As his dad continues to train NBADL athletes, Jai Lucas eyes the D-League hardwood as his stage to get some recognition of his own. His brother, Raptors' guard John Lucas III, is also a minor league alumni.
NBA / D-League All-Star Weekend is full of festivities and competitions featuring some of basketball's biggest and most talented names. The weekend is undoubtedly centered around celebrating the great success of those top performers in both leagues.
But with all sorts of stars all present in one designated area, the next few days will also prove to be an opportunity for those to give back while recognizing worthy causes. Seeing as how the weekend's festivities were being held in the city he now calls home, NBA legend/coach John Lucas kicked things off by doing just that.
Hosting the first annual John Lucas Celebrity Bowling Challenge, Lucas and his family set out to raise awareness for their foundation, which aims to aid those youngsters who are forced to grow up without a mentor, proper role models, or leadership.
Of course, the family full of basketball roots is also full of people who hold the NBA D-League in ever so high regard. As part of his emergence as a training guru in Houston, the former player/coach continues to host current and/or aspiring NBADL athletes for workouts in hopes of helping them propel to the next level. Most recently, Lucas was working with rookie Scott Machado between his release from the Rockets and his signing with the RGV Vipers in the minors.
Lucas' respect for the D-League has seemed to rub off on his sons as well. In addition to bouncing overseas, John Lucas III starred for two different NBADL teams before eventually finding success in the NBA.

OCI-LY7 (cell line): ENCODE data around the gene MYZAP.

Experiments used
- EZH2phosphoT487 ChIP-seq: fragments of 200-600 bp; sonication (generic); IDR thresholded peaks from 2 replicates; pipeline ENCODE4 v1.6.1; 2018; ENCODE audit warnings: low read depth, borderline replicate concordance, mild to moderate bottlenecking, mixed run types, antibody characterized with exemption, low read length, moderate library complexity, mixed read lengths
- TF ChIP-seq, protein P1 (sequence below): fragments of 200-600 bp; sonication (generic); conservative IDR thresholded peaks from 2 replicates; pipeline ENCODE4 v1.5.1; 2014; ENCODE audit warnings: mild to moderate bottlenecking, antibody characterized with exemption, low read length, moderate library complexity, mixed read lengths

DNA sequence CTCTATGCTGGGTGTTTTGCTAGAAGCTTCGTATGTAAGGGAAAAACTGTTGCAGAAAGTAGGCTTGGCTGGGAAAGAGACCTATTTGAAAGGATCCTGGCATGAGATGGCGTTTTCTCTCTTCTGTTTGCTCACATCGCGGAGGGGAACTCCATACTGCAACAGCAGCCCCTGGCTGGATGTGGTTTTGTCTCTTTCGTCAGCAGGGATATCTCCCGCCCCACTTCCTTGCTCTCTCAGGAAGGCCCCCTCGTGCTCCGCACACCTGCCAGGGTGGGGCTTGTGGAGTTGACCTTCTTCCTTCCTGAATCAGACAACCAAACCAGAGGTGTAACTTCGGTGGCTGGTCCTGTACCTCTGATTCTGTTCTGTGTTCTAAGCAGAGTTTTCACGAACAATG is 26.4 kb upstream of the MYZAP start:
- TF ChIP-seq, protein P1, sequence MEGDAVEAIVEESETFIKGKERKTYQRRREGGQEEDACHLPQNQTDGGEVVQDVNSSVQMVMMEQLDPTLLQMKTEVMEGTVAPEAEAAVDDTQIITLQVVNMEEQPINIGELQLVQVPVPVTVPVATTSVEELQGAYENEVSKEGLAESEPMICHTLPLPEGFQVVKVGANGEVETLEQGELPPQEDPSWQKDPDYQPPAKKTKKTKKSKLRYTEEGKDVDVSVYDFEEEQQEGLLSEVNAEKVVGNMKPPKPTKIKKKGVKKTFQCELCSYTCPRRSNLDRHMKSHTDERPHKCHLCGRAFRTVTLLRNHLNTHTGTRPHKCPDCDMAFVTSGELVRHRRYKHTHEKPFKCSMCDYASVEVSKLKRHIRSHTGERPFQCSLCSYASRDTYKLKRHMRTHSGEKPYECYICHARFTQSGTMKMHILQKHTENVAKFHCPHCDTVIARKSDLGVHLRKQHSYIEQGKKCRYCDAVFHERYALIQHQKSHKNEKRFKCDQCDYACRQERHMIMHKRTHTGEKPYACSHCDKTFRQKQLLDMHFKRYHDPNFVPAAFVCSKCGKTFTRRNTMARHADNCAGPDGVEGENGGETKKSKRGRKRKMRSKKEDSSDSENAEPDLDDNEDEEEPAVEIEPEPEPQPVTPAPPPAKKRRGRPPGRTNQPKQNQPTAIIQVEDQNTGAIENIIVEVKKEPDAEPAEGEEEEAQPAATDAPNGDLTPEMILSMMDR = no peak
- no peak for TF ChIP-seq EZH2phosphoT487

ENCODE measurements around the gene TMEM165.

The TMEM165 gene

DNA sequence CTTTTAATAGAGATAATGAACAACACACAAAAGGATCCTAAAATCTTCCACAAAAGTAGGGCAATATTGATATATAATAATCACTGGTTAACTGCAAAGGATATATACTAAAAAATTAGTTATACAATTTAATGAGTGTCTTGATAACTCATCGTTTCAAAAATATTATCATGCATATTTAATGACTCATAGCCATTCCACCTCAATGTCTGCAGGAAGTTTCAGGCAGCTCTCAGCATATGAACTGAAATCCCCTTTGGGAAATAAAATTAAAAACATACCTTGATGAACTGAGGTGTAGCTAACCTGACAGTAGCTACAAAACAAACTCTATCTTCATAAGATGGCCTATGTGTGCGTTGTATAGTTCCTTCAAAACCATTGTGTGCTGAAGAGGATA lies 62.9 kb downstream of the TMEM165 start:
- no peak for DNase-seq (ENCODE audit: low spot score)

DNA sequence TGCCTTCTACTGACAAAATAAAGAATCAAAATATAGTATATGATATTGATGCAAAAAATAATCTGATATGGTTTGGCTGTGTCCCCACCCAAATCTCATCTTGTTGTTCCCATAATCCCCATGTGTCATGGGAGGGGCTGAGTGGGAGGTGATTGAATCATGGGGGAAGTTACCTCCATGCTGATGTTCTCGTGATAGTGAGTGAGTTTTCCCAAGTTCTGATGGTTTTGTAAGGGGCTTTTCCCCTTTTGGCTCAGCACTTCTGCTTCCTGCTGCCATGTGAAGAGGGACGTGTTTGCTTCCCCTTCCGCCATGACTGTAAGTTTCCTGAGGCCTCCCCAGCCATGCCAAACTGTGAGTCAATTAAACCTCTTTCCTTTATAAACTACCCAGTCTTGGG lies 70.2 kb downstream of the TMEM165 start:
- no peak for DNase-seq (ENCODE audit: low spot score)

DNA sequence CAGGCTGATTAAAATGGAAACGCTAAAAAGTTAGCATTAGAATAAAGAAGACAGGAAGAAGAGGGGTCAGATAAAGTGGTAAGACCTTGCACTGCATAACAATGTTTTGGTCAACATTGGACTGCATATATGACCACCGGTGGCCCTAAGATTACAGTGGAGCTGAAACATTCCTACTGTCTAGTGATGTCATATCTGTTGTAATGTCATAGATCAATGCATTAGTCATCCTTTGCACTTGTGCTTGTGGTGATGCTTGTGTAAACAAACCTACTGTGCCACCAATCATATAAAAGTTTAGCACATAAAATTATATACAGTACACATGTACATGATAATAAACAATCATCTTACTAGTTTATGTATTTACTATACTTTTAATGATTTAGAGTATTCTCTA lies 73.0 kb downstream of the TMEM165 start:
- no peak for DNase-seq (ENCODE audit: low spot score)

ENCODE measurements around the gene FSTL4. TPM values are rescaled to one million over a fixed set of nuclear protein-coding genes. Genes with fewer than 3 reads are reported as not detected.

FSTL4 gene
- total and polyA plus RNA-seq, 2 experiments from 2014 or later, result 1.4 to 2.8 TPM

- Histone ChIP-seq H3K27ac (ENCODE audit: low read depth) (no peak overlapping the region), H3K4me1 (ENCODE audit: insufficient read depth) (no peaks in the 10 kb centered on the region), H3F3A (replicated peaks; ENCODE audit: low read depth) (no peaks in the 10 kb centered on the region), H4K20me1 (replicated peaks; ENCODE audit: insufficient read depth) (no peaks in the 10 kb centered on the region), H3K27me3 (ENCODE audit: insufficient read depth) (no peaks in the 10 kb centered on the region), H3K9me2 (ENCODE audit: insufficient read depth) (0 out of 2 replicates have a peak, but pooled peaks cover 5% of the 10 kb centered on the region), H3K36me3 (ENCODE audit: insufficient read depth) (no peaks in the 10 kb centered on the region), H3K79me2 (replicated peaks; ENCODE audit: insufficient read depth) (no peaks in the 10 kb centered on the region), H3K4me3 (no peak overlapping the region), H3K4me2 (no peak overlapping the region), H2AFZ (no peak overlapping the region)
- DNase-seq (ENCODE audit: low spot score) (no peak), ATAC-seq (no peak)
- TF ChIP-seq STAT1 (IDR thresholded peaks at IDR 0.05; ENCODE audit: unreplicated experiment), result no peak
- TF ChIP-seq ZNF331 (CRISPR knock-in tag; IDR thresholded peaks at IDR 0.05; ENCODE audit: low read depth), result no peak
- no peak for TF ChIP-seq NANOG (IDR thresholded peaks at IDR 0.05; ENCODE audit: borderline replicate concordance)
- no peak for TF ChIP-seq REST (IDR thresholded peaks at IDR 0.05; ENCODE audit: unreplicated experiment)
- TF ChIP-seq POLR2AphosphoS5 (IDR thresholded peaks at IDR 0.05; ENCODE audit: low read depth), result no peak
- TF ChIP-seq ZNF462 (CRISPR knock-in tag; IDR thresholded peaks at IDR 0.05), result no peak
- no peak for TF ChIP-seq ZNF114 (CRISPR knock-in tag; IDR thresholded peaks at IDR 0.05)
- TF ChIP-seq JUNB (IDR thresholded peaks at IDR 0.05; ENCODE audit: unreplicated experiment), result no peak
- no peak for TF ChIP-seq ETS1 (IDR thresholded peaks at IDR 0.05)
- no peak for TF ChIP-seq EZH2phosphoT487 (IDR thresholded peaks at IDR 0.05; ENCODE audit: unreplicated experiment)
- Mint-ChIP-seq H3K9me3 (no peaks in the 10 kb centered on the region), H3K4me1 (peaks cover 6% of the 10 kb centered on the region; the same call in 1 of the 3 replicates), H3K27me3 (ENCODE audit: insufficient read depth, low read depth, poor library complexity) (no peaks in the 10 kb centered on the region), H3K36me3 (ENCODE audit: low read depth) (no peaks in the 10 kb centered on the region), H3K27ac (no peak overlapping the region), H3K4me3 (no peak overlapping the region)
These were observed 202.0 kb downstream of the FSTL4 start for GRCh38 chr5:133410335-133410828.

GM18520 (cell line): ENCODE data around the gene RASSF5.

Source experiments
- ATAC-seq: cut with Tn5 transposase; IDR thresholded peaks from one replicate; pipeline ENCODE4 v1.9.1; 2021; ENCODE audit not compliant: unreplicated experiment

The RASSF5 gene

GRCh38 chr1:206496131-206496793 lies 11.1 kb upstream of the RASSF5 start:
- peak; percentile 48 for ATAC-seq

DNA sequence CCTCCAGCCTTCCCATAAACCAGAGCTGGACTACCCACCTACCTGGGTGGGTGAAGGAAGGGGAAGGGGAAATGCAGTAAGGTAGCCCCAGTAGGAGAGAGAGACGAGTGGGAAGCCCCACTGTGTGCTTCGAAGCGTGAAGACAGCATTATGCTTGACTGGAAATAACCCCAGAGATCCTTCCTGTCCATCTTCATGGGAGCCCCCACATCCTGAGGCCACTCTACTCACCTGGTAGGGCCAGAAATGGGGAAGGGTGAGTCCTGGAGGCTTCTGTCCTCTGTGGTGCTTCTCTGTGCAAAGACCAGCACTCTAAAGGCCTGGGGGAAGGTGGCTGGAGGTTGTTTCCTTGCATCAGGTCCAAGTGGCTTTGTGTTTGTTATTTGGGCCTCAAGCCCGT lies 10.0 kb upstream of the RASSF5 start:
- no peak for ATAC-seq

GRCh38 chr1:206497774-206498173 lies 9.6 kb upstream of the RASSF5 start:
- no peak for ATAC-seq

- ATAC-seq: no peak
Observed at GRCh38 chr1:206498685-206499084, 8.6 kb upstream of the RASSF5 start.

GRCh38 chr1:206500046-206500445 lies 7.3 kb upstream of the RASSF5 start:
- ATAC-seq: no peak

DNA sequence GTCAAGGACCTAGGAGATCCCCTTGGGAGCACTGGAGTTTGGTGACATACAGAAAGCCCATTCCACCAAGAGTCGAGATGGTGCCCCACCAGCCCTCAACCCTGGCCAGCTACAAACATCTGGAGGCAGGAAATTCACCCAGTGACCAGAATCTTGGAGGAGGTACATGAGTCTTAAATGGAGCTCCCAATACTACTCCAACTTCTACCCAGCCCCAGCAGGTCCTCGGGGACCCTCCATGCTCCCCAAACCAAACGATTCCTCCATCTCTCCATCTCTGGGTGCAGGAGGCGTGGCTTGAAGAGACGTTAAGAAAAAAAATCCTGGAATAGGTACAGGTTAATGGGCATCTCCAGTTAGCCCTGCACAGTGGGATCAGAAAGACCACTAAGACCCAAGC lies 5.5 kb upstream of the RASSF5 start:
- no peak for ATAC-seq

"He's having fun [with Toronto], and he's just taking advantage of opportunities now," said the Raptor guard's brother, Jai. "Last year was the beginning of him showing people he could really play when Derrick Rose was out in Chicago. John is used to adjusting through situations like that."
The older Lucas brother's blueprint for success (complete with stints in the D-League and all) is one that Jai Lucas wouldn't mind mirroring if he meant he also soon realizes similar success. The young brother said, "When you see someone do it before you, and that someone is a guy you're close to, it gives you that extra confidence. It can be done. I saw how hard he worked to do it."
After playing overseas last season, Jai Lucas has been clawing his way through in an attempt to find a home in the D-League to call his own. Having split time with the Idaho Stampede and Sioux Falls Skyforce thus far, he owns averages of 7.1 points and 2.3 steals in 20 minutes per game through 16 contests. Currently a free agent, Lucas is looking for his next gig while remaining optimistic that the NBADL is the place to be with regard to ultimately getting noticed.
The younger Lucas brother said, "My first job last year was overseas, but now I'm playing in the D-League. It's a place where you can weigh yourself, see where you are against the competition, and figure out what you need to do to get better."
In the meantime, the young gun is staying in shape as he trains and helps out (who else?) his dad. "The foundation is something my dad is really passionate about," he said. "I'm just happy now that he's taken a step back from basketball, he has more time to really bring this into the light. We train players from all areas of basketball, and work with an array of different age groups."
The Lucas family may preach and teach basketball as a way to put a positive spin on the lives of those less fortunate youngsters, but there's no denying that the entire family believes the D-League is a legitimate bridge for those who have that special type of talent. After watching his dad mentor a bevy of past NBADL athletes, and seeing his brother also excel on such a stage, perhaps Jai Lucas will be next in line to truly strut his stuff, given the opportunity.
In addition to the Lucas family, NBADL alum Mike James came out to show support at the event, as did Cavaliers' forward Tristan Thompson and past NBA veterans like Cliff Robinson, Charles Smith, and Fred Jones.